Taylor took considerable pride in his reputation for developing his players off the field as well as on it, and frequently described his coaching career as his ministry. He always encouraged his players to develop the spiritual side of their lives in addition to the academic and athletic sides.

“(He) tries to prepare us for life,’’ says Rattlers linebacker Brandon Hepburn assessment of Taylor’s coaching style. “He is more concerned with our character and with how we carry ourselves overall, not just on the football field.”

Taylor saw to it that team members were involved in community service projects, and it was not uncommon for his teams to attend church together and participate in other religious activities.

“You can’t be a champion on game day and a butt hole all week,’’ Taylor says. “You have to be a champion seven days a week. I think (on) Sunday, everybody should be in somebody’s church. Find a man’s spirit, there you also find him. When his spirit is right, then everything else follows.’’

Morgan State coach Donald Hill-Eley played for Taylor at Virginia Union and was a graduate assistant on Taylor’s staffs at Virginia Union and Hampton.

“A lot of people have been able to witness the miraculous things Coach Taylor has done with young men,’’ Hill-Eley says. “I was one to experience it. I’ve seen him take guys the whole world had counted out and change them into productive citizens. I’ve been able to witness someone who before they gave you Xs and Os gave you scripture out of the Bible. They gave you inspiration from day to day so you knew it was (about) much more than football. I can’t think of anyone who sat with Coach Taylor who couldn’t tell you he was a great schemer when it came to football, which he was. They can also tell you he was an architect of men. He knows the blueprint in creating success. He knows the blueprint in making men.’’

NFL free agent defensive tackle Marcus Dixon is one the ones counted out by the world, but not by Taylor. Dixon, as a high school senior in Georgia, was sentenced to 10 years in prison on a statutory rape conviction in a high profile case involving a 15-year-old white girl who testified that she and Dixon had consensual sex.

The conviction was overturned, but Dixon was left scarred. Vanderbilt withdrew the scholarship that it had offered him, and other major programs considered him persona non grata. Taylor looked beyond the newspaper headlines and saw a young man with a 3.96 grade-point average who deserved an opportunity, and he gave it to him. Dixon went on to graduate from Hampton in four years before embarking on a pro football career that has seen him play for the Dallas Cowboys and New York Jets.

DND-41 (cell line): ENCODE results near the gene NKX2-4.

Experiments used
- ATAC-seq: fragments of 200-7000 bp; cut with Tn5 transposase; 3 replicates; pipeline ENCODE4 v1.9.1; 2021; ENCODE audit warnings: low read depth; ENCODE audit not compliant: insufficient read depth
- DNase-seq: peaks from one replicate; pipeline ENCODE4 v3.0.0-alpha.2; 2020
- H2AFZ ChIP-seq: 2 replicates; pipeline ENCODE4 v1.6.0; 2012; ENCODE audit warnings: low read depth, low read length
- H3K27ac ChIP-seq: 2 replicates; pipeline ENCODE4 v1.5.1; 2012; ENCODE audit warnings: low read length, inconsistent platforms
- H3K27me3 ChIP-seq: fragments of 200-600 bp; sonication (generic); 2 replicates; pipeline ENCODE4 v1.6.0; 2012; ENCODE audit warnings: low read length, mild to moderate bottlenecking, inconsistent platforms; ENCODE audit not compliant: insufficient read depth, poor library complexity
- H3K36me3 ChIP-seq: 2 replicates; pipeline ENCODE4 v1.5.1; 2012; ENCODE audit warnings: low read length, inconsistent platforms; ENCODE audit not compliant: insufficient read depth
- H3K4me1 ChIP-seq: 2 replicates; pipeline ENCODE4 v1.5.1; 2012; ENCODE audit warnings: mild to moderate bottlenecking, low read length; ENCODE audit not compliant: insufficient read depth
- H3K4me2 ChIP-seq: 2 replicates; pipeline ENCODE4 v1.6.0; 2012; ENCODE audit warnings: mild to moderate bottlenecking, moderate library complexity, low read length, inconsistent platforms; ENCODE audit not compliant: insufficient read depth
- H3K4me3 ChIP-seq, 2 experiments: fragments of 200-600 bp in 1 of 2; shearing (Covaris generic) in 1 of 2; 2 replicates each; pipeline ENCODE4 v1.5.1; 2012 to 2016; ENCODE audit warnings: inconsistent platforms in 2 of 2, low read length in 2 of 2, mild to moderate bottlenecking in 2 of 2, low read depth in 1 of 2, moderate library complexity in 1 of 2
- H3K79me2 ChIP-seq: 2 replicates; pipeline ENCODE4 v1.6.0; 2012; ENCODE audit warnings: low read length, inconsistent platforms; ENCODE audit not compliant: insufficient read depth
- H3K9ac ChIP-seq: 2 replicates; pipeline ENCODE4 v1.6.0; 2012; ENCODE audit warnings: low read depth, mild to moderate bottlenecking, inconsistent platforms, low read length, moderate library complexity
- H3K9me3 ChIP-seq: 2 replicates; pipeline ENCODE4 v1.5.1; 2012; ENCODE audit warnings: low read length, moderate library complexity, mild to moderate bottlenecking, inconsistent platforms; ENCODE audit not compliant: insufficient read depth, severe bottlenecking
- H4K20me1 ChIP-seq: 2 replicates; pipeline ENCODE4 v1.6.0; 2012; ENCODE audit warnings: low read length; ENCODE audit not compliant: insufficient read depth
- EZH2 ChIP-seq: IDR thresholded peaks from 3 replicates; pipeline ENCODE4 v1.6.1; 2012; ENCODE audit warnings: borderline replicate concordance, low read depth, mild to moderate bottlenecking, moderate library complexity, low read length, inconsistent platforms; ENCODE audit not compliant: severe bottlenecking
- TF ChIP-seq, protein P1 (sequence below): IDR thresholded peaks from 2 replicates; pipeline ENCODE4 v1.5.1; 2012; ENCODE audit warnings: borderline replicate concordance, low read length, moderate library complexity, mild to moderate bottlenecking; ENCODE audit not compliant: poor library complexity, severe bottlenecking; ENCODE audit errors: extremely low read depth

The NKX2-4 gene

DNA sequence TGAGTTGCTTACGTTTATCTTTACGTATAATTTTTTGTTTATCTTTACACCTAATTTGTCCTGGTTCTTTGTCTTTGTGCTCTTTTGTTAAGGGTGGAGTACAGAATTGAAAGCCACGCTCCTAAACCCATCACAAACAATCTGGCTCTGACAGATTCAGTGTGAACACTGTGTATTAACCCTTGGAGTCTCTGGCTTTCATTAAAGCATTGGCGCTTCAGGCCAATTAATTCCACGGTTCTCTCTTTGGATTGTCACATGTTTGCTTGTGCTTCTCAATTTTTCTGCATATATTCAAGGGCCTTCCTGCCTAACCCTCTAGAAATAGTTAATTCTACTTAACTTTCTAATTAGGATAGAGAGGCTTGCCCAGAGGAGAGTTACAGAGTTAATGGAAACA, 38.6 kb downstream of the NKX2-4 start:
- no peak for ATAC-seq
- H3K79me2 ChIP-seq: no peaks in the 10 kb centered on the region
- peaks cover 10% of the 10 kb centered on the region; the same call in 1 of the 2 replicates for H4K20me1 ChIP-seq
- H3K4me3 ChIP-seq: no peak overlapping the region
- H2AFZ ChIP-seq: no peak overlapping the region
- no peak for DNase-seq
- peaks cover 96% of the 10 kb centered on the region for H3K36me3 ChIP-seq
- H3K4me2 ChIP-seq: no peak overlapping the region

“I always said, even when I was 17,18 and starting out with him,’’ Hill-Eley says, “that he was such a great man that I wanted to emulate him as much as I could by doing the same for men that he did for me and many others. A lot of those guys didn’t have fathers, didn’t have guys who stayed consistently in your life whether you did good or you did bad. Coach was one of those guys (who stayed in your life consistently). He held you accountable. But you knew he was going to be in your corner wrong, right or indifferent, and you had to pay the piper if you did something wrong.’’

Taylor got into coaching because of his admiration for Bob Heddon, his coach at Cordozo High in Washington, D.C.

Taylor worked with Heddon in a city-run youth sports program during the summer when he returned home from Western Illinois, where he played fullback and guard for the Leathernecks. He also helped Heddon coach in a summer all-star game.

“I decided this is what I needed to do,’’ Taylor, a Business major at Eastern Illinois, says. “I said, ‘He’s giving back to me. I owe the same to those I can help. If you’re in the business for anything other than helping young people, you’re in it for the wrong reason.’’

Taylor says he is done with coaching but not with trying to impact young men’s lives. He began writing a book in January titled “Winning Is An Inconvenience,” that will be in bookstores at Thanksgiving. He will spend the next six months promoting his 220-page, 18-chapter work with the foreword written by Bobby Bowden, the Hall of Fame coach at Florida State, and the afterword written by Tony Dungy, the winning coach in Super Bowl XLI.

The book consists of inspirational stories and focuses on the positive values of sports. He calls it “a give back type project that signifies everybody’s career.’’

“It’s three phases to everybody’s career,’’ he says. “The first phase is ascension. You’re building your brand, putting in work ethic. We did that. The second phase is maintenance – make sure you don’t do anything to take away what you built. We passed that test. The third phase is giving back. That’s what book is about. A lot of people say I’m giving away all my secrets. I say I’m giving back.”